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Tennis elbow not just for tennis players
CINCINNATI (Liz Bonis) - The Western & Southern Open continues at the Lindner Family Tennis Center in Mason. So do the injuries to players.
One common condition is "tennis elbow". What might surprise you is how little that condition has to do with tennis.
Karah Russell is a volunteer at the tournament and an amateur tennis player who loves the game. She doesn't always love the toll tennis takes on the body, however. As with most players, she tends to feel it most in her legs and arms.
She's not alone. Sports medicine specialists say that even when you get to the professional level, you see minor aches, pains, and more
"The chronic type of sort of shoulder and elbow injuries we see a lot of as well," said Dr. Brian Grawe.
But when it comes to tennis elbow, Grawe said, "it's more of a misnomer. Most people that sort of get tennis elbow, they don't play tennis. In the medical community, we call it something named lateral epicondolitis, which is a fancy term that just means pain at the end of the elbow."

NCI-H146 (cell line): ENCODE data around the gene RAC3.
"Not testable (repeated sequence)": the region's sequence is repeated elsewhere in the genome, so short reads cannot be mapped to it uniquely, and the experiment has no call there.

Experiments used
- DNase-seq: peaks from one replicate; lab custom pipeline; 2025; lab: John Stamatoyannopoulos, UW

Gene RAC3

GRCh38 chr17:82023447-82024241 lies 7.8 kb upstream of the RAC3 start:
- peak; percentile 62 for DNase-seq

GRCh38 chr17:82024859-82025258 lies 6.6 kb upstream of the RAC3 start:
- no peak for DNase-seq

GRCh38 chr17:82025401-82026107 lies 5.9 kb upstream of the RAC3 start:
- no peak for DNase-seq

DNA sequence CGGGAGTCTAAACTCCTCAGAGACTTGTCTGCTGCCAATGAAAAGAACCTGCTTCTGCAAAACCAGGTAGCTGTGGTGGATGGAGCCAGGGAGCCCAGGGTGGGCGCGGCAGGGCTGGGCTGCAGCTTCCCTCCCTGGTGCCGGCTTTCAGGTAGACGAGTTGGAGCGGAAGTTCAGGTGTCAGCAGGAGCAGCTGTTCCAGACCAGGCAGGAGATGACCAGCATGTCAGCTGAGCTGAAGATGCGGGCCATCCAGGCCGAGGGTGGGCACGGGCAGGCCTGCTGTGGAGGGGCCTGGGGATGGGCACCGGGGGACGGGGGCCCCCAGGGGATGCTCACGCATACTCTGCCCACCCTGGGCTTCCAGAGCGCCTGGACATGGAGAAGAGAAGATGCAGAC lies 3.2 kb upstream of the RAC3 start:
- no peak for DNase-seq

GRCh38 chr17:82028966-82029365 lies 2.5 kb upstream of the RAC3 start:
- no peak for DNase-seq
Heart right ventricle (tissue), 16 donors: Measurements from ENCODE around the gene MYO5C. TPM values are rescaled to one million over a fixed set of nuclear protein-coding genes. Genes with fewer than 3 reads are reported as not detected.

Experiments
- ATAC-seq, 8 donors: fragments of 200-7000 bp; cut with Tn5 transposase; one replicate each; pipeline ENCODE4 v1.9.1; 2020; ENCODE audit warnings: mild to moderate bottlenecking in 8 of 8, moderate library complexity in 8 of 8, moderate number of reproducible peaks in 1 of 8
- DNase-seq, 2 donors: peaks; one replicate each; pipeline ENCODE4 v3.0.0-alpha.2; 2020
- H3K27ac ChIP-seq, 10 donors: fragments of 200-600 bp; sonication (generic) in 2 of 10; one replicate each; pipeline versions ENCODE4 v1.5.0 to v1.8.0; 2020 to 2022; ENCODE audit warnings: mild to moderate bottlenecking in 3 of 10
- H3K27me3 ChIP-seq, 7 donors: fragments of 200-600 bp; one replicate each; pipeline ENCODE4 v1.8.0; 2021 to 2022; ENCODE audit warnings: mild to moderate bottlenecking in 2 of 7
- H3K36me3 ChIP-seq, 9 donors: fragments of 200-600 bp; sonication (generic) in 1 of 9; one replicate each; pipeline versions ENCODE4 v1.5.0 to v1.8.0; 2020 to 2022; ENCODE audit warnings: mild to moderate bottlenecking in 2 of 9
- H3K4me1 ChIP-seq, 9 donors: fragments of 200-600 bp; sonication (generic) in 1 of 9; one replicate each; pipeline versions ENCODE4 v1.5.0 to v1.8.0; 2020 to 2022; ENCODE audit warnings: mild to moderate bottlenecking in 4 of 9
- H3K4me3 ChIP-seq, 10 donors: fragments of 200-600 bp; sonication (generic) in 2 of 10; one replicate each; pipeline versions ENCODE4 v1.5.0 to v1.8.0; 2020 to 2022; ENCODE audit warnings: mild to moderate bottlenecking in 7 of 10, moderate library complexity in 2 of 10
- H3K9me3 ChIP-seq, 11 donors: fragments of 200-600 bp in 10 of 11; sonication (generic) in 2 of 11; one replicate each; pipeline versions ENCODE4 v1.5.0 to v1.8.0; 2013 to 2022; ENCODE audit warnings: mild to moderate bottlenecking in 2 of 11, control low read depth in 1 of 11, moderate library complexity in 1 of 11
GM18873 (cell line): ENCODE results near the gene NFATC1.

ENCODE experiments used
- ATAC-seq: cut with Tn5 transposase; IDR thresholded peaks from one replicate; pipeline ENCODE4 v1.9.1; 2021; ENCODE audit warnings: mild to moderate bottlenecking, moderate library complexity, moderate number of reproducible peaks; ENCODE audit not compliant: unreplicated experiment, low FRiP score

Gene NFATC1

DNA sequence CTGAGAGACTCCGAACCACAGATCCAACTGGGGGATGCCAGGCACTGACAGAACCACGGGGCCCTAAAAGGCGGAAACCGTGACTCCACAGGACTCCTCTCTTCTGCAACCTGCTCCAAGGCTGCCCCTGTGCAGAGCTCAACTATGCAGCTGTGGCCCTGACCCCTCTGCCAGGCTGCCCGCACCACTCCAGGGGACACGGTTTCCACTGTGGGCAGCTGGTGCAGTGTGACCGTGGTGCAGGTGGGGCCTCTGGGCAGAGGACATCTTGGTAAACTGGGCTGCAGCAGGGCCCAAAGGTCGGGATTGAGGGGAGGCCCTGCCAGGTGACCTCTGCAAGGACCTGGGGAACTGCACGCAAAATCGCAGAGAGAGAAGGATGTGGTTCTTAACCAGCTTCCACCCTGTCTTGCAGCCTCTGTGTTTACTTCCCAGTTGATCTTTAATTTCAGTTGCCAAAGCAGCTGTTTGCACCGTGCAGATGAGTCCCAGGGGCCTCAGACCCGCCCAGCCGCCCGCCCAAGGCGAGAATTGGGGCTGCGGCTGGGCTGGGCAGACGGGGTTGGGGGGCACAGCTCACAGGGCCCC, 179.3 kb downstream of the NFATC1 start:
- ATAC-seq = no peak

That pain he said he often sees more in mothers who lift babies throughout the day, rather than in tennis players
"Anyone that performs activities-- whether its' at work or home-- where you load your wrists in an extended position, can really suffer from this condition. So it's very common," said Grawe.
The secret to avoiding tennis elbow is lifting with the core, not the arms and wrists.
Grawe said that no matter with whom you play-- or what you play-- power doesn't really come from the arms.
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